In the age of social media, where everyone and anyone has an opinion in the matter in question, it’s extremely difficult to plead ignorance that representation matters when arguments are being waged with facts, figures and anecdotes about the fact of the matter.
Since overtaking some corners of social media, children have more access to media content than ever before. The expression, “kids are like sponges”, is extremely applicable here. Social media has created a lens around the idea of a perfect human- only the happy, unrealistic details are shared by people who are paid to promote everything and anything. While young children are getting their daily dose of fantasy, they are creating unrealistic expectations in their minds, inadvertently of course, that they need to change who they are in order to fit into the mold that they are seeing all over the internet. This is where the media comes in.
Recently, there has been an uprising of sorts in popular culture where many are questioning the typically male, white centric image that kids shows are creating. With movies like Wonder Woman and Captain Marvel coming into the spotlight and grinding the Glass Ceiling into a fine powder, there is hope for a small portion of those who would typically struggle to find inspirational, diverse media content to shape their mindset about the world.
This movement has alleviated some discourse, but what is there to say about making this an intersectional movement? Some content creators and authors have latched onto the movement and began working to actively do this, but many fail to recognize the racial and socioeconomic aspect of the movement.
It’s completely unrealistic to ignore this aspect of the problem at hand. Here are a few reasons why:
1. It’s completely unrealistic.
The world is full of life- people have developed intensely unique ways of living and only highlighting a choice few of them does not showcase how beautiful humanity really is. It fails to showcase just how creative and thoughtful humans can actually be, which in and of itself is an injustice.
2. It gives kids positive role models that they can easily relate to.
As an avid movie-goer, the feeling of watching a movie like Wonder Woman brought literal tears to my eyes. It’s a lifechanging experience to see yourself on screen in a real way- where women aren’t stick thin and have muscles and flaws and aren’t afraid to cry in an ugly way (no one throws themselves onto a bed and cries as daintily as a Disney princess). Diana Prince and Patti Jenkins ground the glass ceiling into a fine powder and added it to their morning bowl of cereal.
I remember helping out with a Trunk or Treat event in middle school the year that Princess and the Frog came out. The amount of Princess Tiana costumes I saw that year was absolutely mind blowing. Looking back on it, it makes perfect sense. The effects of finally being able to see yourself represented positively, realistically, and not as a stereotype is one of the greatest feelings in the world. Seeing those little girls in their princess dresses and feeling truly themselves is what the world deserves. It’s what the world is truly like.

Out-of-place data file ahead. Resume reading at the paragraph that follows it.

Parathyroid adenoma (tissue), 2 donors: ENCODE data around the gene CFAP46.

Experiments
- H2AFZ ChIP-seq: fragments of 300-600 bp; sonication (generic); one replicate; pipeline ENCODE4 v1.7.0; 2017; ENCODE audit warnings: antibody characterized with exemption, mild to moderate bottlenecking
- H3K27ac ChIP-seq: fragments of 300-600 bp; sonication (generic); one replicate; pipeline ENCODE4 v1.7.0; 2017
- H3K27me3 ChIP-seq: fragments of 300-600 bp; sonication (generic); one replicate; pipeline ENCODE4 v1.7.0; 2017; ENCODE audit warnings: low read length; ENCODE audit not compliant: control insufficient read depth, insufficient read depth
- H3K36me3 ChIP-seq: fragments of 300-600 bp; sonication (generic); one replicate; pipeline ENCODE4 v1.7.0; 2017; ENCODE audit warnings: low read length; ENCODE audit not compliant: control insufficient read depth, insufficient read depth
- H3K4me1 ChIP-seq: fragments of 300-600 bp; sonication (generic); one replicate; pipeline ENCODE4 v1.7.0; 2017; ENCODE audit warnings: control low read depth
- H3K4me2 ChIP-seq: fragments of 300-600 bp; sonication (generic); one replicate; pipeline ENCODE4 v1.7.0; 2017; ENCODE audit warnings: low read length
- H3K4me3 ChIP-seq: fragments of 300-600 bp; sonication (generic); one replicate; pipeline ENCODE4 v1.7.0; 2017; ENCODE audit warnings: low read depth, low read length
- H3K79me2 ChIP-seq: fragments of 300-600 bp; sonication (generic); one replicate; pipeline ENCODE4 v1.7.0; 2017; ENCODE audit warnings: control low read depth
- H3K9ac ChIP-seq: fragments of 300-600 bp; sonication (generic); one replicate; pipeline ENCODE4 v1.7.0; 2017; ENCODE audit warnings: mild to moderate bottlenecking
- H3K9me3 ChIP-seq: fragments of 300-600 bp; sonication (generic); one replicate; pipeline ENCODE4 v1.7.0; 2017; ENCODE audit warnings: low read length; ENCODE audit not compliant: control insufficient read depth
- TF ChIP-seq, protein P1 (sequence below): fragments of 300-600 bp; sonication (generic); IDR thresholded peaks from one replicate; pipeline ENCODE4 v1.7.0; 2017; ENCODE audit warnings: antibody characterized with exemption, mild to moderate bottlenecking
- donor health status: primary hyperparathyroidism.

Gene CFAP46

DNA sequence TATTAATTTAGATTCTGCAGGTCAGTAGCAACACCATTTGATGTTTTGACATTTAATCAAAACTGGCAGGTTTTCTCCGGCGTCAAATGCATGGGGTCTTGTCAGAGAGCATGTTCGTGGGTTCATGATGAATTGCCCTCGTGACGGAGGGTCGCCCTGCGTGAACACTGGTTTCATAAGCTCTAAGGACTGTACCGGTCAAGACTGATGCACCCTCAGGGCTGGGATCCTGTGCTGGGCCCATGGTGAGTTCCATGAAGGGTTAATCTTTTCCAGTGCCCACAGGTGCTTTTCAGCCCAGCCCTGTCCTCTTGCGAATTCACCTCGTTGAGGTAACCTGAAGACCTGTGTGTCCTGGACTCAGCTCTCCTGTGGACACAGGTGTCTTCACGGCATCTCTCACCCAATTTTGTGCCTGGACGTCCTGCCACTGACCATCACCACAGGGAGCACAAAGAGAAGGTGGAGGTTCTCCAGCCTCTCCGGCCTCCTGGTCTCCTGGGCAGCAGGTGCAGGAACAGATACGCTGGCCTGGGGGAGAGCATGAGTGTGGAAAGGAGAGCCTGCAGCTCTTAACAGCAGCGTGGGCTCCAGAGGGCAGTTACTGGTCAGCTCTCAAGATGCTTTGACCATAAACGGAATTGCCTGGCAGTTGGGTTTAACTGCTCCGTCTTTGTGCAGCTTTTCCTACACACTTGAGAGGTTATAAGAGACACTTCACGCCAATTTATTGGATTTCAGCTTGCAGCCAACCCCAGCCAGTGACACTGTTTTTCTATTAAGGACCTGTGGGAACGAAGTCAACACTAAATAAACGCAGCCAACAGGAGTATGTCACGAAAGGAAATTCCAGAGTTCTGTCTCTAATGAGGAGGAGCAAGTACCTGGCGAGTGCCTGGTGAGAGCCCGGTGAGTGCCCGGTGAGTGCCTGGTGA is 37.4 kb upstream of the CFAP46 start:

Love, Simon is another example of this. I went to see this movie with my dad, who is one of the most open minded people I know. My favorite thing to do at the movies is to glance around while scenes I love are happening to watch other people’s reactions- most of the time it’s blank stares, but sometimes you see the gears start to move in someone’s head. I don’t think he realized he was doing this at the time, but my dad was staring so intently at the scene with Simon’s mother’s speech, I couldn’t help but wonder what was going on in his head. I asked him afterward what he thought of the movie and he told me that it was good, which was surprising to me because he normally watches action and adventure movies. A romcom was rather far off from that, and though I, of course, heard the typical, “ah, it was too cheesy,” I sometimes wonder if the experience of being able to see the struggle of coming out in a (mostly) realistic way helped him to understand something.
Instances like these are the first steps towards an age of media where we don’t have to beg Hollywood superpowers to include realistic versions of the world and we don’t feel inclined to call movies like Black Panther and Get Out “trail-blazers” and simply good movies that tell realistic stories about the nature of our world.
3. It allows people to have the evidence and materials to address important issues in a respectful and powerful way.
This goes back to the idea of “trail-blazers”. There are still people in the world who are filled with hatred that having any semblance of conversation with them makes you want to rip your hair out. Telling realistic, relatable stories will, in time, help to alleviate this by pushing people like your weird racist uncle who you dread having Thanksgiving dinner with by the wayside by physically removing any possible point they can make from existence. Having an excess of media material will make certain you have the tools necessary to stand up for those whose voices cannot be heard.